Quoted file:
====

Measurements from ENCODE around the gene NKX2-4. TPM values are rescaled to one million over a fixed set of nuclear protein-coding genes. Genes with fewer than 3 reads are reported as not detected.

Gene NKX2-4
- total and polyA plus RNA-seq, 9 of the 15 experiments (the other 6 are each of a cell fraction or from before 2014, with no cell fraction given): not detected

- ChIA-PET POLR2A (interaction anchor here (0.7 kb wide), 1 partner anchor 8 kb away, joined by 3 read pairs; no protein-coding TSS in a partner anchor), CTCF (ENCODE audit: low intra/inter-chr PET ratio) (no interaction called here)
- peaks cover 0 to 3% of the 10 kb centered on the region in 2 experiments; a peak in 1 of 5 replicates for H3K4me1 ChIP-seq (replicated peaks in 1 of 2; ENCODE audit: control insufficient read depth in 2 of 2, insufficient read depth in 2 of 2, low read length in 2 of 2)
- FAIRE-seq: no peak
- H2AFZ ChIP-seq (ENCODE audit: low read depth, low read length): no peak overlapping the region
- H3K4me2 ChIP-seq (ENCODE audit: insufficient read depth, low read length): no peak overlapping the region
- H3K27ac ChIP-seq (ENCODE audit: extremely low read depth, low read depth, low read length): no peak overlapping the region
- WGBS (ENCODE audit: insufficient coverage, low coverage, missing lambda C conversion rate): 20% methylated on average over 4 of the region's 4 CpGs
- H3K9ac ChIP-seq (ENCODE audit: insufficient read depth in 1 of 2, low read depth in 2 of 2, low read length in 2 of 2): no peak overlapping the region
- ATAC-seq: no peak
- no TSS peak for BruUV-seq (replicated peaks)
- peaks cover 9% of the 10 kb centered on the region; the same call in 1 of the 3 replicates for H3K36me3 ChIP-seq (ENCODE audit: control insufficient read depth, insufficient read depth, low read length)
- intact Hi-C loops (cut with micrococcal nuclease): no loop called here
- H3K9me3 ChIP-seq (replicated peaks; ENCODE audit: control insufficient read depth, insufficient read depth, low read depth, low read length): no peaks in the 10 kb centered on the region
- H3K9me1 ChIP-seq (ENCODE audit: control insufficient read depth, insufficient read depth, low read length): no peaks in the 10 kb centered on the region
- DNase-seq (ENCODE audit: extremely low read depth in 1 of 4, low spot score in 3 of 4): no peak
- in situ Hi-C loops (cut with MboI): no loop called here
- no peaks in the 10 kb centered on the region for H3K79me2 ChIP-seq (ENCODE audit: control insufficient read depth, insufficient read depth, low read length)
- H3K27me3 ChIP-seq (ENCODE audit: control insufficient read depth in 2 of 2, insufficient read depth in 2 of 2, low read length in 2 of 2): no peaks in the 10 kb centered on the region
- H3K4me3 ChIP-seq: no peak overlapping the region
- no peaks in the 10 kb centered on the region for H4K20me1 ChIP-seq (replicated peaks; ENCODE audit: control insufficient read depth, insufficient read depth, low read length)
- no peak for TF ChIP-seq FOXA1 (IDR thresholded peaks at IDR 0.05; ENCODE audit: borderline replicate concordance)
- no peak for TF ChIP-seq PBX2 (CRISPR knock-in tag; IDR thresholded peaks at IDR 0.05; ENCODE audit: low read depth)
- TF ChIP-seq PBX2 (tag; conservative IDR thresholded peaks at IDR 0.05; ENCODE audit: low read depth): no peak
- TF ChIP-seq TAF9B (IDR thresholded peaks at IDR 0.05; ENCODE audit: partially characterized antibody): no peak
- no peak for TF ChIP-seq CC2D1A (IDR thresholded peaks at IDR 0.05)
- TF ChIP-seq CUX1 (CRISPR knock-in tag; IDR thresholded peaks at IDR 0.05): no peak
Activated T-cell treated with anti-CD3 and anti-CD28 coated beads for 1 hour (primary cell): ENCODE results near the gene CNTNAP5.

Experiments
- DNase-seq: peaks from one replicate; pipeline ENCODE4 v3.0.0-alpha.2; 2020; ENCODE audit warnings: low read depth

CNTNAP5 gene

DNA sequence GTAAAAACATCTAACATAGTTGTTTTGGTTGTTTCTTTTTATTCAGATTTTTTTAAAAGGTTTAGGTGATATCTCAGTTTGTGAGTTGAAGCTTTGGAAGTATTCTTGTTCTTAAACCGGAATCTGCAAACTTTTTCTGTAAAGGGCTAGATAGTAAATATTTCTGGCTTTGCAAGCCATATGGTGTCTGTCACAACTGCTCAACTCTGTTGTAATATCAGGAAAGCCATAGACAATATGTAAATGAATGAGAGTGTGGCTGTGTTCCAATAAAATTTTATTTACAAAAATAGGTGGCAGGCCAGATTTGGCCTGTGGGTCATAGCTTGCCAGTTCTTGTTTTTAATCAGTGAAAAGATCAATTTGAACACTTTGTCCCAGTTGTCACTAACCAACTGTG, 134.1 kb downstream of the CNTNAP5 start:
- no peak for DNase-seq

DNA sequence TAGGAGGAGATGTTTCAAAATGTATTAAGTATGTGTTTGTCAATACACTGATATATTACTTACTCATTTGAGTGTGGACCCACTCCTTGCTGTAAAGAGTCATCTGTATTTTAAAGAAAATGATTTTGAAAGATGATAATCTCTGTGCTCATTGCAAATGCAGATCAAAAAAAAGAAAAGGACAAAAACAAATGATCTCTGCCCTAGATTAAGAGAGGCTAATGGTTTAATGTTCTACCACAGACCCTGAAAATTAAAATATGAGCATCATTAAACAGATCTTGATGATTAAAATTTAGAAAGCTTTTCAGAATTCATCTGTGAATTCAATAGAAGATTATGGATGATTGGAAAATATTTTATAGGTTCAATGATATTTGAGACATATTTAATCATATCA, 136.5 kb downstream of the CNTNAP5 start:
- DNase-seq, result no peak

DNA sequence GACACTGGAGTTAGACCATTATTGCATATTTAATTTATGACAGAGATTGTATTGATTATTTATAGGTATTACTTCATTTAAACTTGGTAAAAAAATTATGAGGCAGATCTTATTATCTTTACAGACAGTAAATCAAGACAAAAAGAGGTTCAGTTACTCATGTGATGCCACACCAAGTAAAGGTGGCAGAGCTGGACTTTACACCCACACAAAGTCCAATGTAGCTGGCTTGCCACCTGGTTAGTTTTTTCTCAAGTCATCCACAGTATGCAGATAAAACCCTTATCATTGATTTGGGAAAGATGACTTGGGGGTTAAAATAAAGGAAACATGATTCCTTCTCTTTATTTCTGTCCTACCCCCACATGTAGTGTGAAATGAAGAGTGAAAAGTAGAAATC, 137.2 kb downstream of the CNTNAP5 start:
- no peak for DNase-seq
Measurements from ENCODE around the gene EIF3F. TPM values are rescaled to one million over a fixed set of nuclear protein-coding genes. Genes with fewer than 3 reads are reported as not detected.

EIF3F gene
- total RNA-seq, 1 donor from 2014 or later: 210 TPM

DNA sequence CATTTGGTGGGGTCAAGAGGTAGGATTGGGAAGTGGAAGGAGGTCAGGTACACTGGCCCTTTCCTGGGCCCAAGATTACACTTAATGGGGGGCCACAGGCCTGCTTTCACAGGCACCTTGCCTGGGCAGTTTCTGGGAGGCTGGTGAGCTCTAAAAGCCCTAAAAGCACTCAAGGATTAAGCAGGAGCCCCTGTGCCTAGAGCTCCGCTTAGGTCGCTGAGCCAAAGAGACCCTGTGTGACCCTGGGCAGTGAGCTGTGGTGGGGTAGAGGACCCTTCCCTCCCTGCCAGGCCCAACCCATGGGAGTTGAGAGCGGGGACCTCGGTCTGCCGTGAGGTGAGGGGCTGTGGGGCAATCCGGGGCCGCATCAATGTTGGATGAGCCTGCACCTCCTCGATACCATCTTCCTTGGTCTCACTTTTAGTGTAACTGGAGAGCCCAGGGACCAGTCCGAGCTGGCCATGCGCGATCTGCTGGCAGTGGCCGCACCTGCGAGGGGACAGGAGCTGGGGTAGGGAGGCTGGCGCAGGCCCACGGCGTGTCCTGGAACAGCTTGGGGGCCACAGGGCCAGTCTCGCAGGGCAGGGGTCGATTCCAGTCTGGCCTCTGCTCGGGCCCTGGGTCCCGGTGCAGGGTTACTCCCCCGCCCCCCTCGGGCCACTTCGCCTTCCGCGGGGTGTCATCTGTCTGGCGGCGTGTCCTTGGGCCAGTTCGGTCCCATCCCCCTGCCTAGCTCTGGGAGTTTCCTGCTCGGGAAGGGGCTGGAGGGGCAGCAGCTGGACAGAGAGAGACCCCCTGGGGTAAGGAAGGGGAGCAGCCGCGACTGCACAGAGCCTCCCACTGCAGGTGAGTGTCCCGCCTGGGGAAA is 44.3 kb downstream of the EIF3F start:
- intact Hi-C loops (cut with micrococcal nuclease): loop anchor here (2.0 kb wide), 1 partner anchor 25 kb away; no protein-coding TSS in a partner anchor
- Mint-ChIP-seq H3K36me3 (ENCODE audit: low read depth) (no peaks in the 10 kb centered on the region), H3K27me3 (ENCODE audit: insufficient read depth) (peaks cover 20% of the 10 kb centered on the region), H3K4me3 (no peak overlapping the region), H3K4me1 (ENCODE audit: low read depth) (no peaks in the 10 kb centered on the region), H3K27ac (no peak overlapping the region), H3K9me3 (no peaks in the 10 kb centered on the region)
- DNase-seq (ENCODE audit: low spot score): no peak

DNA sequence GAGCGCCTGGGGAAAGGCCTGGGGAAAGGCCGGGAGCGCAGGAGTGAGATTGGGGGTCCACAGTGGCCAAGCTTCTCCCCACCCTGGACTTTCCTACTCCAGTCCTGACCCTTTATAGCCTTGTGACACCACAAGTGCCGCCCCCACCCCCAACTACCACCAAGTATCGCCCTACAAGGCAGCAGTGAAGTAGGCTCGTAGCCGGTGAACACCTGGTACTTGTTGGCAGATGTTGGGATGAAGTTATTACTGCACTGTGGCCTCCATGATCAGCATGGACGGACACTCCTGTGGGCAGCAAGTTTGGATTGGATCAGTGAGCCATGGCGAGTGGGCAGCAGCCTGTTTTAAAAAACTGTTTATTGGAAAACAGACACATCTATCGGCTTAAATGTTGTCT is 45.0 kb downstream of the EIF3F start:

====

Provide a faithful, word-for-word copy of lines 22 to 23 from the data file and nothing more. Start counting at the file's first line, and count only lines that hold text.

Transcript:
- H3K4me3 ChIP-seq: no peak overlapping the region
- no peaks in the 10 kb centered on the region for H4K20me1 ChIP-seq (replicated peaks; ENCODE audit: control insufficient read depth, insufficient read depth, low read length)